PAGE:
When Rahul Bajaj criticised the PM in 1993 and wasn't called 'anti-national'

While the government has shown the alacrity of Severus Snape faced with a shampoo to slam Rahul Bajaj over his comments about ‘fear’, Bajaj has always been known to be vocal about his displeasures.

Piyush Goyal, Hardeep Singh Puri and Nirmala Sitharaman all came out in droves to attack Bajaj’s comment.

Puri sounded positively dystopian while harking on ‘indiscipline’ and wrote: “There are societies in the world which are governed by fear, but a society where citizens can weave fake narratives & hurl invectives at the govt cannot be classified as one governed by fear, it is a society characterized by fair dose of indiscipline.”

Nirmala Sitharaman, the beleaguered Finance Minister who has become the face of economic distress said: "Always a better way to seek an answer than spreading one’s own impressions which, on gaining traction, can hurt national interest.”

Meanwhile, the BJP IT Cell when hammer-and-tongs after Bajaj and Amit Malviya shared videos of Bajaj to paint him as being preferential to the previous dispensation.

However, Mr Bajaj, much like the beloved scooter he is synonymous with in India, is known to sputter and voice his displeasures, irrespective of who’s in power.

Writing for The Indian Express, PM Manmohan Singh’s former advisor Sanjay Baru notes that in 1993 that while FM Manmohan Singh was publicly dismissive of Bajaj’s concern, PV Narasimha Rao paid heed and reached out to business leaders.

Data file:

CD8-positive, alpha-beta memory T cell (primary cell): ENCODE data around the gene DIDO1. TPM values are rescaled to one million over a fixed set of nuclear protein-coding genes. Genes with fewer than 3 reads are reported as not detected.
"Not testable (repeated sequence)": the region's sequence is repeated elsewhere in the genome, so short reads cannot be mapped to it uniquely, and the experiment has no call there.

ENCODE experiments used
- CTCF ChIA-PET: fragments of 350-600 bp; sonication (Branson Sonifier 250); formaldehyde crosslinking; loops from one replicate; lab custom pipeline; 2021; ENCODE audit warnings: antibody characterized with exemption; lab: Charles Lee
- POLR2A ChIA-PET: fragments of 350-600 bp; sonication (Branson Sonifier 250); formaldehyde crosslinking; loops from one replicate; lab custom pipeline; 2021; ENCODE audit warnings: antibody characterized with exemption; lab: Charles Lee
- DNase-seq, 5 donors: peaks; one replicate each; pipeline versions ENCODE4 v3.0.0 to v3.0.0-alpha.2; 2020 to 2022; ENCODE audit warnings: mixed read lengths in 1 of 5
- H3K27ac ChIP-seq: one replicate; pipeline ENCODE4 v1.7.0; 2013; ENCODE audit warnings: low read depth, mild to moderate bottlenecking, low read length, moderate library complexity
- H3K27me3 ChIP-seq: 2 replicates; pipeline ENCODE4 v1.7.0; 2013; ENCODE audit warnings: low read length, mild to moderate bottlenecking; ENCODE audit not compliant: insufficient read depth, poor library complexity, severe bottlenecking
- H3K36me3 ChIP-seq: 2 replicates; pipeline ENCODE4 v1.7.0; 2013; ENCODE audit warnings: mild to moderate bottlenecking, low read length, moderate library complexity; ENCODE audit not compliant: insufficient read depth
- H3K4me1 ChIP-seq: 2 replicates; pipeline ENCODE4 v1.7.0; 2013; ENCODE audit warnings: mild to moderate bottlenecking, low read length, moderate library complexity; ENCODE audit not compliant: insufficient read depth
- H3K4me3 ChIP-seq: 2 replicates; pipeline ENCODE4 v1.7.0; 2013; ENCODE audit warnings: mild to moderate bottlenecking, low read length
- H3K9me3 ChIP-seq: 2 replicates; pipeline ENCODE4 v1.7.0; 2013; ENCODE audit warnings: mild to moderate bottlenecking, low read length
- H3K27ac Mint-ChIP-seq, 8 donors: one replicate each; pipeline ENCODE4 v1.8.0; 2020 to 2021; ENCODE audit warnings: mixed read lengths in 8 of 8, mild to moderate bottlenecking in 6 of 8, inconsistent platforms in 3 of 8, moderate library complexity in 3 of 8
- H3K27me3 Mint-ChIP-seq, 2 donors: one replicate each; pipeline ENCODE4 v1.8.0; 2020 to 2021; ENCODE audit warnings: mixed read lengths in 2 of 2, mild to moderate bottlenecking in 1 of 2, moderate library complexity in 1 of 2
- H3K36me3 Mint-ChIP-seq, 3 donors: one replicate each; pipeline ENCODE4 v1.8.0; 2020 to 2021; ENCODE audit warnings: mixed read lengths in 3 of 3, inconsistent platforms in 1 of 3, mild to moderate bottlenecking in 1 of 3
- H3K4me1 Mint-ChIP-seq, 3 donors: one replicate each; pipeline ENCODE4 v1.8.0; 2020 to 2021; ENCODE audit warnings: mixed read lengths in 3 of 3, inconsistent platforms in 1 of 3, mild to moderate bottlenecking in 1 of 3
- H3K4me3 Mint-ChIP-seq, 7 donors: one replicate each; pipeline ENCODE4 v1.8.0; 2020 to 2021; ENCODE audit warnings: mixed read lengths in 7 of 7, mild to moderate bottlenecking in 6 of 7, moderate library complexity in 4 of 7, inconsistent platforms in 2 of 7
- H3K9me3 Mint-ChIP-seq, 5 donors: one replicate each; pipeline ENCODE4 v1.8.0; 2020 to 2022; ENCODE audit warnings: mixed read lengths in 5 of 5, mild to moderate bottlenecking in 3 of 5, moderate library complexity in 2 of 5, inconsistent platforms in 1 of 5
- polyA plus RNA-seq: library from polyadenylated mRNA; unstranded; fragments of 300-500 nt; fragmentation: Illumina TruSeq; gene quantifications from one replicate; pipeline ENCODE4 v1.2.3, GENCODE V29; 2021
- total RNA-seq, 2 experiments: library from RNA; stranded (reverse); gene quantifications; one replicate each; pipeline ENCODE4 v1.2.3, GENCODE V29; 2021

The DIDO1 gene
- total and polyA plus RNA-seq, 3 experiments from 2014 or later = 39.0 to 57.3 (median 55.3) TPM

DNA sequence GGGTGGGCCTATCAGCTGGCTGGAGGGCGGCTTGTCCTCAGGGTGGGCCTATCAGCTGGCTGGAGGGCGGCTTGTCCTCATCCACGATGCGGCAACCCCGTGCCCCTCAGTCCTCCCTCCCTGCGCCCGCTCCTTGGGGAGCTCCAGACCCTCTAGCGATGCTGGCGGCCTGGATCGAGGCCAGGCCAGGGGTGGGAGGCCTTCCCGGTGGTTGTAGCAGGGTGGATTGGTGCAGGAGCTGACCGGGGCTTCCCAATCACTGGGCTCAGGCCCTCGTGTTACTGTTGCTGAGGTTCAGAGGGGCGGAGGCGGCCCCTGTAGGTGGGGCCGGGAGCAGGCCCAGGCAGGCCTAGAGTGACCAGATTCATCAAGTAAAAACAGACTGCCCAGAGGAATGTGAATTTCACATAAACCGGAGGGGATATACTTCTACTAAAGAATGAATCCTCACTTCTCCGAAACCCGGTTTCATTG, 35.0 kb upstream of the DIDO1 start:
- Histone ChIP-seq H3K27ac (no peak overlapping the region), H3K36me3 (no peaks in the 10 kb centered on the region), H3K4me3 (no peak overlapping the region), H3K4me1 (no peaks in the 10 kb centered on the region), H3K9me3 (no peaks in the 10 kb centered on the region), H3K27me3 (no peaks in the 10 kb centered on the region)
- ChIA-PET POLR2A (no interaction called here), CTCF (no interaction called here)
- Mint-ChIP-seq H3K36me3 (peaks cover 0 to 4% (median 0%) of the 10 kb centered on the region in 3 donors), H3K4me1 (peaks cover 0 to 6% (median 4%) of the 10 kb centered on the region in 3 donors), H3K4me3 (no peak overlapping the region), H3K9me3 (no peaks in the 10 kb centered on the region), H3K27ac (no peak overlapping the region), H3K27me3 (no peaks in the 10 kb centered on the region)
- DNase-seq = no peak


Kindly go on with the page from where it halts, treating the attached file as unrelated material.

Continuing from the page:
Baru writes: “His critics, including the more enthusiastic liberalisers, called it the “Muddle Path”, but the PM ensured he had everyone on board, stayed the course and moved India forward. The time has come for Prime Minister Narendra Modi to also reassure the nation that he will neither swerve to the Right nor the Left, but walk the Middle Path of “sabka saath, sabka vikas, sabka vishwas”, with greater conviction.”

Praising Bajaj for speaking up Baru further adds that there’s a world of difference between ‘concerns’ and ‘fears’.

While concerns are bureaucratic in nature, Baru notes that fears are different. He writes: “Fear is often about the knock on the door, the tap of the phone, mysterious acts of retribution by persons in power. They do no good to the reputation of a liberal democracy. It is good that Bajaj has spoken openly and it is equally good that Union Home Minister Amit Shah has publicly reassured him, stating emphatically that the government would “have to make the effort to improve the atmosphere”.”

However, given the government’s tendency to only listen to Yes Men – as Subramanian Swamy is wont to point out - it would be optimistic to the point of foolishness to expect Modi-Shah and the current dispensation to hear the concern.

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Free Press Journal